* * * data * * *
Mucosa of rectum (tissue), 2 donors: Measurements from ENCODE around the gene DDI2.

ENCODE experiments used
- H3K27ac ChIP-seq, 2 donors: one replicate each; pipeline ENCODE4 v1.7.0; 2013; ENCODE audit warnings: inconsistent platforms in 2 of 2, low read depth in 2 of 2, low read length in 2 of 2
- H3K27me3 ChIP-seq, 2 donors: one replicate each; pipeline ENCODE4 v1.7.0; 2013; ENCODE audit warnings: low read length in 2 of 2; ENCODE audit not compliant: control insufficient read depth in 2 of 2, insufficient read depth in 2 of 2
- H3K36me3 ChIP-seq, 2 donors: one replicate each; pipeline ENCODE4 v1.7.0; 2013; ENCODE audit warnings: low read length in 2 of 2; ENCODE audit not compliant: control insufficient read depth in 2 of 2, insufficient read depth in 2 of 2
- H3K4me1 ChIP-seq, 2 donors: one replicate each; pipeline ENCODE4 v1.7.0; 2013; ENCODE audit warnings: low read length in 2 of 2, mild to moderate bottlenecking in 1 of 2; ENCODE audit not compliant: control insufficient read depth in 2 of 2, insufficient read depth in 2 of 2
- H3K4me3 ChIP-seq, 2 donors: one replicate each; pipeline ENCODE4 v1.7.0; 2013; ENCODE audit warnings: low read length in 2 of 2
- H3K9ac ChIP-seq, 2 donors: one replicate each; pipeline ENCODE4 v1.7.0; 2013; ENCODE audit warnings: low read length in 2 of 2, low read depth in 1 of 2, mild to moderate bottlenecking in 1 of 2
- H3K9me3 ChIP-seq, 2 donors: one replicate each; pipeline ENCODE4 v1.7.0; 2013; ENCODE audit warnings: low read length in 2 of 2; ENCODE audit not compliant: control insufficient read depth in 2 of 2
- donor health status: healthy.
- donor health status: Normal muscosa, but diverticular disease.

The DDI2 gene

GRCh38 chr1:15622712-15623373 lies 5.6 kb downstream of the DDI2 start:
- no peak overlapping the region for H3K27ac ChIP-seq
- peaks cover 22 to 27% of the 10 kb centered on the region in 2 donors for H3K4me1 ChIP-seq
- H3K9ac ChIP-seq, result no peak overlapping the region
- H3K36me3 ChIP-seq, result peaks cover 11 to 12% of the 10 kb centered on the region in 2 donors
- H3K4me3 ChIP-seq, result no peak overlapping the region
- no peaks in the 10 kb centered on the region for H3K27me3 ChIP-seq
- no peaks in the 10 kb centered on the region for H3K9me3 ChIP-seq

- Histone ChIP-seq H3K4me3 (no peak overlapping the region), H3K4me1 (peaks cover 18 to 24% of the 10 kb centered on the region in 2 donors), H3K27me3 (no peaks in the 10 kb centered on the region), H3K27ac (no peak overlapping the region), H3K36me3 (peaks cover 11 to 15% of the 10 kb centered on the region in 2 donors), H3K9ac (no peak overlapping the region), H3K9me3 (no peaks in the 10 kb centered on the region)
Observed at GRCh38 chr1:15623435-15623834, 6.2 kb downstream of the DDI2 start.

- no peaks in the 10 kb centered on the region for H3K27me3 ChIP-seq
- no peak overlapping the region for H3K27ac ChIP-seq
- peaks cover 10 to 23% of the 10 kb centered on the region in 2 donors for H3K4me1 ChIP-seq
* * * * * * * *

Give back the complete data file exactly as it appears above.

Mucosa of rectum (tissue), 2 donors: Measurements from ENCODE around the gene DDI2.

ENCODE experiments used
- H3K27ac ChIP-seq, 2 donors: one replicate each; pipeline ENCODE4 v1.7.0; 2013; ENCODE audit warnings: inconsistent platforms in 2 of 2, low read depth in 2 of 2, low read length in 2 of 2
- H3K27me3 ChIP-seq, 2 donors: one replicate each; pipeline ENCODE4 v1.7.0; 2013; ENCODE audit warnings: low read length in 2 of 2; ENCODE audit not compliant: control insufficient read depth in 2 of 2, insufficient read depth in 2 of 2
- H3K36me3 ChIP-seq, 2 donors: one replicate each; pipeline ENCODE4 v1.7.0; 2013; ENCODE audit warnings: low read length in 2 of 2; ENCODE audit not compliant: control insufficient read depth in 2 of 2, insufficient read depth in 2 of 2
- H3K4me1 ChIP-seq, 2 donors: one replicate each; pipeline ENCODE4 v1.7.0; 2013; ENCODE audit warnings: low read length in 2 of 2, mild to moderate bottlenecking in 1 of 2; ENCODE audit not compliant: control insufficient read depth in 2 of 2, insufficient read depth in 2 of 2
- H3K4me3 ChIP-seq, 2 donors: one replicate each; pipeline ENCODE4 v1.7.0; 2013; ENCODE audit warnings: low read length in 2 of 2
- H3K9ac ChIP-seq, 2 donors: one replicate each; pipeline ENCODE4 v1.7.0; 2013; ENCODE audit warnings: low read length in 2 of 2, low read depth in 1 of 2, mild to moderate bottlenecking in 1 of 2
- H3K9me3 ChIP-seq, 2 donors: one replicate each; pipeline ENCODE4 v1.7.0; 2013; ENCODE audit warnings: low read length in 2 of 2; ENCODE audit not compliant: control insufficient read depth in 2 of 2
- donor health status: healthy.
- donor health status: Normal muscosa, but diverticular disease.

The DDI2 gene

GRCh38 chr1:15622712-15623373 lies 5.6 kb downstream of the DDI2 start:
- no peak overlapping the region for H3K27ac ChIP-seq
- peaks cover 22 to 27% of the 10 kb centered on the region in 2 donors for H3K4me1 ChIP-seq
- H3K9ac ChIP-seq, result no peak overlapping the region
- H3K36me3 ChIP-seq, result peaks cover 11 to 12% of the 10 kb centered on the region in 2 donors
- H3K4me3 ChIP-seq, result no peak overlapping the region
- no peaks in the 10 kb centered on the region for H3K27me3 ChIP-seq
- no peaks in the 10 kb centered on the region for H3K9me3 ChIP-seq

- Histone ChIP-seq H3K4me3 (no peak overlapping the region), H3K4me1 (peaks cover 18 to 24% of the 10 kb centered on the region in 2 donors), H3K27me3 (no peaks in the 10 kb centered on the region), H3K27ac (no peak overlapping the region), H3K36me3 (peaks cover 11 to 15% of the 10 kb centered on the region in 2 donors), H3K9ac (no peak overlapping the region), H3K9me3 (no peaks in the 10 kb centered on the region)
Observed at GRCh38 chr1:15623435-15623834, 6.2 kb downstream of the DDI2 start.

- no peaks in the 10 kb centered on the region for H3K27me3 ChIP-seq
- no peak overlapping the region for H3K27ac ChIP-seq
- peaks cover 10 to 23% of the 10 kb centered on the region in 2 donors for H3K4me1 ChIP-seq